By Isabelle Scott
‘Tis the season! Every year, this Thanksgiving season sparks a national refocusing on gratitude. Recent research has shown many benefits of gratitude including lower stress, better sleep, greater happiness, greater capacity to handle adversity, strengthening relationships, as well as evidence pointing to gratitude as potentially lowering the risk of heart disease and improving health in general (Singh) (“Giving Thanks Can Make You Happier”).
The possibilities and potential for gratitude are endless. But what does recent research say about gratitude in writing specifically?
A blog article published by the Harvard Medical School discusses a couple of key studies on gratitude and writing specifically.
In one study, Dr. Martin E. P. Seligman tested a group of 411 people. He tasked the group with different writing assignments (for example, some focused on writing about early memories as a sort of “control” group for the experiment). He also incorporated different “positive psychology interventions” including one writing assignment where the individual was tasked to write a letter of gratitude to a person who deserved their thanks. Seligman found that these participants showed a significant increase in their happiness scores after participating in this gratitude writing task. He also found that the benefits of this task of gratitude writing showed greater impact than any of the other forms of positive psychology interventions and that these benefits lasted a month (“Giving Thanks Can Make You Happier”).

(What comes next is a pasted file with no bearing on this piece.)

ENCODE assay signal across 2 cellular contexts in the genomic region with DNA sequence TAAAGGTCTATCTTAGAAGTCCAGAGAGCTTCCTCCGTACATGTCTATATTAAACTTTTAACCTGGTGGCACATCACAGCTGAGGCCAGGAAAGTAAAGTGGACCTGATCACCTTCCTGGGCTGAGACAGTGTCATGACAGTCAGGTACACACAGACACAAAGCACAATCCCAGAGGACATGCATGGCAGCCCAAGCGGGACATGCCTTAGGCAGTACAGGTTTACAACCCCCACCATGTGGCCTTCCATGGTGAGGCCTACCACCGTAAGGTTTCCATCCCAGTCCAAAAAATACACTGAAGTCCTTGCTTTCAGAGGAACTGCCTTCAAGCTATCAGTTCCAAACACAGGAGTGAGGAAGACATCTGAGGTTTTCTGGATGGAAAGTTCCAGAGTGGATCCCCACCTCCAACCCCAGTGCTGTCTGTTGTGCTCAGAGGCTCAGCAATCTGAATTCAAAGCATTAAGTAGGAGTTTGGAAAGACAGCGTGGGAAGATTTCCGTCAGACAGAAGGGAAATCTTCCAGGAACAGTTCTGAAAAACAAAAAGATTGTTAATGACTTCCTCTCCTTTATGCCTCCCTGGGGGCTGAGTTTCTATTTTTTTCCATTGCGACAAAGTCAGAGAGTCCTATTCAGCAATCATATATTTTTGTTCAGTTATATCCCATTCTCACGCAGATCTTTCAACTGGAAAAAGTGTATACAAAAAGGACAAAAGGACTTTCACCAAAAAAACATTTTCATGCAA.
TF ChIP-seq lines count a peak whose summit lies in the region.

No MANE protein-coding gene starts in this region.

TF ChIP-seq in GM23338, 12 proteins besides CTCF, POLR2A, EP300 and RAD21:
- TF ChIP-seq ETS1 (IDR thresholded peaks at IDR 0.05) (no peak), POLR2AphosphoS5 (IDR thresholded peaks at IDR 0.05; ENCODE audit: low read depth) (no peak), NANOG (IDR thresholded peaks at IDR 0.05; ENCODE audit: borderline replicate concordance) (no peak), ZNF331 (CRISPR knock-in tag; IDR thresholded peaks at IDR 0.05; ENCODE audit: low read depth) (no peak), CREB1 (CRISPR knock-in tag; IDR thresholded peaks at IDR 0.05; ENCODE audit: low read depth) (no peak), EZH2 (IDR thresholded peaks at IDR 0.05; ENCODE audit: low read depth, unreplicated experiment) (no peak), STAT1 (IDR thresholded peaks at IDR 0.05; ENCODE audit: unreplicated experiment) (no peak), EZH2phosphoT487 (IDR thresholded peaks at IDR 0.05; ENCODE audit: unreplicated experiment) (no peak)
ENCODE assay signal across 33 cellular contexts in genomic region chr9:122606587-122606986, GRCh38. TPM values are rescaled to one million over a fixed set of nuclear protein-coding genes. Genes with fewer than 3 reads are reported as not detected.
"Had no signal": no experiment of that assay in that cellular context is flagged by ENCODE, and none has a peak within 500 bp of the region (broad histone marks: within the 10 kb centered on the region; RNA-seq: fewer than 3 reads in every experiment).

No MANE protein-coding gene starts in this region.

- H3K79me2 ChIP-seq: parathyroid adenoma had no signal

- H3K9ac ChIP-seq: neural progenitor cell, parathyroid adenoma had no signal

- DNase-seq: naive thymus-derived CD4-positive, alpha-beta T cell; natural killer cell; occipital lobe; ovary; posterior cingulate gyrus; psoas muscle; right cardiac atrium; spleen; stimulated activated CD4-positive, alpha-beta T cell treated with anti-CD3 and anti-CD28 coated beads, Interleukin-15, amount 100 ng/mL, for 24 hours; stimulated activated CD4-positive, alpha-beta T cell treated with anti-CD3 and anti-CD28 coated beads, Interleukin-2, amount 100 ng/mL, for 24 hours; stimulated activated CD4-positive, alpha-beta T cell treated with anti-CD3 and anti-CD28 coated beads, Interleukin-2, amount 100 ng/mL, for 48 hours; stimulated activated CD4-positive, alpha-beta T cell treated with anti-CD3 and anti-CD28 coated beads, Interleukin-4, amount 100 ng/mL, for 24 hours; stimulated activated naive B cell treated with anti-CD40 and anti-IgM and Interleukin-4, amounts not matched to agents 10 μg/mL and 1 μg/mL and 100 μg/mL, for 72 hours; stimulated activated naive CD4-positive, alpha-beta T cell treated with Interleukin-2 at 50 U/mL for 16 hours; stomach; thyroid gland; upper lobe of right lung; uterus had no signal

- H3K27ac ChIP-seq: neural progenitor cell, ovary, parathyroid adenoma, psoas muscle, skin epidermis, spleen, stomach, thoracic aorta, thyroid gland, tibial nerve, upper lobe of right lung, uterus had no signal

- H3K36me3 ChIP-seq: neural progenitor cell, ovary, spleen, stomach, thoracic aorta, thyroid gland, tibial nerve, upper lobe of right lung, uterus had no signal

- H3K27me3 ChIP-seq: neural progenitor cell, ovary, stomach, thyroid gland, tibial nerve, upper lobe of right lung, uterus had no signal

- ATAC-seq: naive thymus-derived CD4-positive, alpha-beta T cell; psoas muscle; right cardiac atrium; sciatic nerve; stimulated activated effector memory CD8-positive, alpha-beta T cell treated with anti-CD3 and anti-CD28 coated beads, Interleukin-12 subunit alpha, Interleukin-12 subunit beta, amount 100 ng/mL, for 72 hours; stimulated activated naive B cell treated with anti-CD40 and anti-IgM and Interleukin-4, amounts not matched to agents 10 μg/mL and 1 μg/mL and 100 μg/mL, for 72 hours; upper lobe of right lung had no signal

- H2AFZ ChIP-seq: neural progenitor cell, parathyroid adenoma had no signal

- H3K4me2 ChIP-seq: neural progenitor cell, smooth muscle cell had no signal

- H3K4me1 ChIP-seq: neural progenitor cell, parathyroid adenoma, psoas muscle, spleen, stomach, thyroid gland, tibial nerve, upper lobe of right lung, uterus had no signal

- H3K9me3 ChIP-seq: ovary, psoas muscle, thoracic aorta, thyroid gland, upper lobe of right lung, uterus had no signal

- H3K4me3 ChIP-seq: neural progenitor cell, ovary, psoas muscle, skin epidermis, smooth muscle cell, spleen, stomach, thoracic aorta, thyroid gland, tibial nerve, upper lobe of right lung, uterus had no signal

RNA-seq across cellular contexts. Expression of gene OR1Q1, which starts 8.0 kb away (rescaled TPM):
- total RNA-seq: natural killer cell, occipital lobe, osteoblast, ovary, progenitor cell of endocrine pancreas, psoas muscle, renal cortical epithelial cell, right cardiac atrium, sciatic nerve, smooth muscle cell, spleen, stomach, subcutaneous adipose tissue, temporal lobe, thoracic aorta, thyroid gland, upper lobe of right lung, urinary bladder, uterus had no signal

In the second study, psychologists Dr. Robert A Emmons and Dr. Michael E. McCullough had three groups participate in writing practices a few times each week. The first group was tasked with writing about things they were grateful for throughout the week. The second group was asked to write about things that had bothered them or irritated them throughout the week. Finally, the third group was told to write about events that had affected them for better or worse. Ten weeks later, the researchers found that those in the first group (gratitude writing) were more optimistic, more positive, exercised more, and had fewer visits to physicians (“Giving Thanks Can Make You Happier”).
Recent research is showing us that the benefits of gratitude writing are powerful and numerous. By pairing writing with a thankful mindset, we set ourselves up for more positivity, happiness, and better health in our lives.
If you don’t know where to start, here are just a few ideas for how to spark your practice of gratitude writing:
- Write a letter of thanks to a loved one
- Keep a gratitude journal
- Make a note each day of ten things you are thankful for
- Create a list of people you are grateful to have in your life
- Free-write about times when someone has helped you
- Write about meaningful experiences you’ve had in your life
- Make a list of moments or things that you are grateful for during the different times/phases of your life
- Write about individuals who have been influential in your life and why you are thankful for those people
Thanksgiving is a fun, nationwide time to refocus on turkey, mashed potatoes, pumpkin pie, and the reminder that when we practice gratitude writing, the potential benefits are limitless!